Many organizations lack defined metrics that report on the status and maturity of an IAM environment, such as enterprise service usage and enterprise control objective compliance. Successful IAM programs put focus on common business and security control objectives. The IAM team must work with the business, risk and compliance, and IT teams to define business objectives that will meet the demands of application teams, HR and other business units. Similarly, aligning security control objectives with industry frameworks, such as NIST and ISO, helps define control objectives. (See the first layer of the operating model in Figure 1.)


Figure 1: Protiviti IAM Operating Model

With these enterprise objectives, an IAM program will be able to effectively report on current status, work in progress and what still has to be done. Executive- and board-level utilization of compliance and coverage metrics will enable better decision-making around investments at tactical and strategic levels and will demonstrate how risk and operational effectiveness are being addressed. Having the ability to measure the progress of IAM initiatives against these objectives is paramount in helping manage the program and deliver services across the organization to drive risk reduction, regulatory compliance and business efficiencies.

Coverage metrics help show conformance to enterprise goals and compliance progress by risk level. Business-objective coverage metrics serve to show progress toward meeting business needs throughout the organization, and they tell you which applications are using IAM services and identify gaps in your IAM efficiency. Control-objective coverage metrics, on the other hand, serve to show compliance of applications and systems against IAM control objectives. They tell you which applications are compliant with which control objectives and which risk levels are lagging behind with control compliance.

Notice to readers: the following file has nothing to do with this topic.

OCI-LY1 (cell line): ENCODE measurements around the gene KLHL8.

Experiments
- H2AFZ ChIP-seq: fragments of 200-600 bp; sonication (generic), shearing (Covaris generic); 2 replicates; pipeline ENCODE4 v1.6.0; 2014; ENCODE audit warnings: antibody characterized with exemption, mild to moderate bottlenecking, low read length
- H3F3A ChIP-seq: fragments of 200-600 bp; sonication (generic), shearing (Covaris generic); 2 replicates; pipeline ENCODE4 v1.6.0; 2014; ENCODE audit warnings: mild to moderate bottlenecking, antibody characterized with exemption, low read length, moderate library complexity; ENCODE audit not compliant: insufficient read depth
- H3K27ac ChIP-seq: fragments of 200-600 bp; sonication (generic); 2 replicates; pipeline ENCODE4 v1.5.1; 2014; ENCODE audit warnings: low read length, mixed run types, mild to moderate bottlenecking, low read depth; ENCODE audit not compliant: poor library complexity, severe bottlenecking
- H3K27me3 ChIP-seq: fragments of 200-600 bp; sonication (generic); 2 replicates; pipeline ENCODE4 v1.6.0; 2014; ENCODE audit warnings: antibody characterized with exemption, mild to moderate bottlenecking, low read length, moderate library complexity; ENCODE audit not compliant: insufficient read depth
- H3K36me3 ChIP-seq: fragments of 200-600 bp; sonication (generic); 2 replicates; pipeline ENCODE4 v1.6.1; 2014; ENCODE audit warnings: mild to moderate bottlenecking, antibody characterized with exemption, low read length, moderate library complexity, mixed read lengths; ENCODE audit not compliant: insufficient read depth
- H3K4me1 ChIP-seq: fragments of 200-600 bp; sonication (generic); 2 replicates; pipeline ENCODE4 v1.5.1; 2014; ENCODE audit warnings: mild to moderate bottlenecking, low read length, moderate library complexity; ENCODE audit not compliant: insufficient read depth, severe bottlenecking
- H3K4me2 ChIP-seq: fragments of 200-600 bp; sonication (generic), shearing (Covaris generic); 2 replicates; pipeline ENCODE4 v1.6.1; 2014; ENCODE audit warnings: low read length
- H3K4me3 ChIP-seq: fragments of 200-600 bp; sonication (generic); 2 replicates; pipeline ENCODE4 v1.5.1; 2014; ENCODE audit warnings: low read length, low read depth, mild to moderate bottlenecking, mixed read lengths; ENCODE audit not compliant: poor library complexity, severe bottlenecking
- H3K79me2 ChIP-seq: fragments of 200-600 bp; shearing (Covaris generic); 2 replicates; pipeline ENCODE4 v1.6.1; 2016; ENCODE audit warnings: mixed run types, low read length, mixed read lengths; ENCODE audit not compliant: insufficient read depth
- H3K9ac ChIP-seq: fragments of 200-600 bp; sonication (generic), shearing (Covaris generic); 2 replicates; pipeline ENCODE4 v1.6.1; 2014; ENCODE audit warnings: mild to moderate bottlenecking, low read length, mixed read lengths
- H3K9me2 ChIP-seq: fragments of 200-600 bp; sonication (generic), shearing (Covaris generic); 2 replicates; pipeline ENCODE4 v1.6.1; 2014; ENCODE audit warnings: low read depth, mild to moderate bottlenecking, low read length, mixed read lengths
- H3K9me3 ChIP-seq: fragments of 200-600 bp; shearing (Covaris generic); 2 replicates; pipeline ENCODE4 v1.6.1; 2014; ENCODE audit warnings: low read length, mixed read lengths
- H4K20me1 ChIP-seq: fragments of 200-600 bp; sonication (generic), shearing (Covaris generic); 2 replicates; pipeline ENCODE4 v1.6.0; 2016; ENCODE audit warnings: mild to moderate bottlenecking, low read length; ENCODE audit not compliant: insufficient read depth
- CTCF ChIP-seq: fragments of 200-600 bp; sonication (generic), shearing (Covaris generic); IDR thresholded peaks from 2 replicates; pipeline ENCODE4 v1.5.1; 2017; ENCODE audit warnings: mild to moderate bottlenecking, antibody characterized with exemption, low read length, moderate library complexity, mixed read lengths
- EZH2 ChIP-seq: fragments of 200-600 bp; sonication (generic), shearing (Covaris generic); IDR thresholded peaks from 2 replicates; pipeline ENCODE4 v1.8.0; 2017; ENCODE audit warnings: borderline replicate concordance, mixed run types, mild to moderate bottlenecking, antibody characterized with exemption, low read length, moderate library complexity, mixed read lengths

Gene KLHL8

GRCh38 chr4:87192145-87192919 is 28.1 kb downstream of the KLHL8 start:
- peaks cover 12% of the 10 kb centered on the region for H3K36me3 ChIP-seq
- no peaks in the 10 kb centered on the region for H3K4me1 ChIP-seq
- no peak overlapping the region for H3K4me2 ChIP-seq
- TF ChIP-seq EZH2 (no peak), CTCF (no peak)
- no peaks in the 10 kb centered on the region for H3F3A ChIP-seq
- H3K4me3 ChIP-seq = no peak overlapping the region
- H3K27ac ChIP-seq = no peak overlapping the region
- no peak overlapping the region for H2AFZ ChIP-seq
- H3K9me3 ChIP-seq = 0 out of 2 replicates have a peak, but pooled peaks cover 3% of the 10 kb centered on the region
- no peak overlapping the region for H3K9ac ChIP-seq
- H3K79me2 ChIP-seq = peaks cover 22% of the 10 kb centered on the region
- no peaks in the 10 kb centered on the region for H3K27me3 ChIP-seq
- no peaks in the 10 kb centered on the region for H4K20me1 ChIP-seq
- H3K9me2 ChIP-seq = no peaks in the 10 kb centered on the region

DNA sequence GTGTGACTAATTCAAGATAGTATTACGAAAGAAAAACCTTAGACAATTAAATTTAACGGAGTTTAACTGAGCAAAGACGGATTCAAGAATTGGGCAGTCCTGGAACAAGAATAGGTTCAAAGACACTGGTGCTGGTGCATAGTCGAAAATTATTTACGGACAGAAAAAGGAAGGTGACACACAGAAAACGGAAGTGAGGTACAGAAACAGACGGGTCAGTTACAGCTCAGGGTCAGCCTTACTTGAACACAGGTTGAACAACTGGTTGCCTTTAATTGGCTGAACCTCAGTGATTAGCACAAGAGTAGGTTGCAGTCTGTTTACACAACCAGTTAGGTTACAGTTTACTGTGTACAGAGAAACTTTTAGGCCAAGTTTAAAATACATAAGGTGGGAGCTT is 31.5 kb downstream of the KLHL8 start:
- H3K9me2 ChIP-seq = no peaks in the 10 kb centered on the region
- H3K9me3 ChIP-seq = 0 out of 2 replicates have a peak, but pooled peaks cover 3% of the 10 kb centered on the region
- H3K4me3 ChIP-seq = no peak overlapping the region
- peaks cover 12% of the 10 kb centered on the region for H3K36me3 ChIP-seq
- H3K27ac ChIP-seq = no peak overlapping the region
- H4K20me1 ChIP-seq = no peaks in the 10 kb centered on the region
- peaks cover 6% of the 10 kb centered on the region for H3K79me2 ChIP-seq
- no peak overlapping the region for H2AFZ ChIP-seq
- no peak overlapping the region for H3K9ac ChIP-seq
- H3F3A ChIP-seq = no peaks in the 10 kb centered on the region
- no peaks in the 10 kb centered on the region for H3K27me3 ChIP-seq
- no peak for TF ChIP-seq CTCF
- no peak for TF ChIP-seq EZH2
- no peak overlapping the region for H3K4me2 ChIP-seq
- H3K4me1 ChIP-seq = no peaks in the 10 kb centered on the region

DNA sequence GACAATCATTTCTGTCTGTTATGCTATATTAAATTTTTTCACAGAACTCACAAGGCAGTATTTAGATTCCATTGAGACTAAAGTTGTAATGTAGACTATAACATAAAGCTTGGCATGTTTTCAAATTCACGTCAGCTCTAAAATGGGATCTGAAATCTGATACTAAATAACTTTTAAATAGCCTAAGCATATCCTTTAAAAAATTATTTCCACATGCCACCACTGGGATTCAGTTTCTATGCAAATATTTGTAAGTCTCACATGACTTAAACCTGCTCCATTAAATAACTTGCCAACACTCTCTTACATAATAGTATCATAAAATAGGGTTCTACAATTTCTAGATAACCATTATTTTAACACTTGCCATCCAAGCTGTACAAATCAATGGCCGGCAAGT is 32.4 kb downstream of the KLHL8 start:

Performance metrics provide transaction-level reporting to measure efficiency of services and projects. They tell you which IAM services are being used effectively and where improvements can be made to IAM systems or processes.

Lack of an IAM Roadmap with Effective Ongoing Demand-Management Practices

Organizations often lack mature roadmaps, creating point-in-time roadmaps but not actively managing or working from them over time. (In other cases, organizations lack a roadmap at all.) A point-in-time roadmap does not accurately reflect ongoing or completed projects, recently adopted technology, or other dependencies. Without a continually updated roadmap, an organization’s IAM team provides limited demand management and reacts to business needs only as they arise. The lack of demand management leads to IAM investment that is not aligned with true business needs. In order to make the roadmap effective, a demand-management function is needed.

Organizations should look to invest not only in updating a roadmap but also establishing the ongoing demand-management capability to keep the roadmap refreshed over the long term. Managing IAM can be significantly improved with the continual refresh of a mature roadmap that accounts for initiatives in process and governance, enhancements to existing services, and establishment of new services. A roadmap needs to be actively maintained and used to guide initiatives.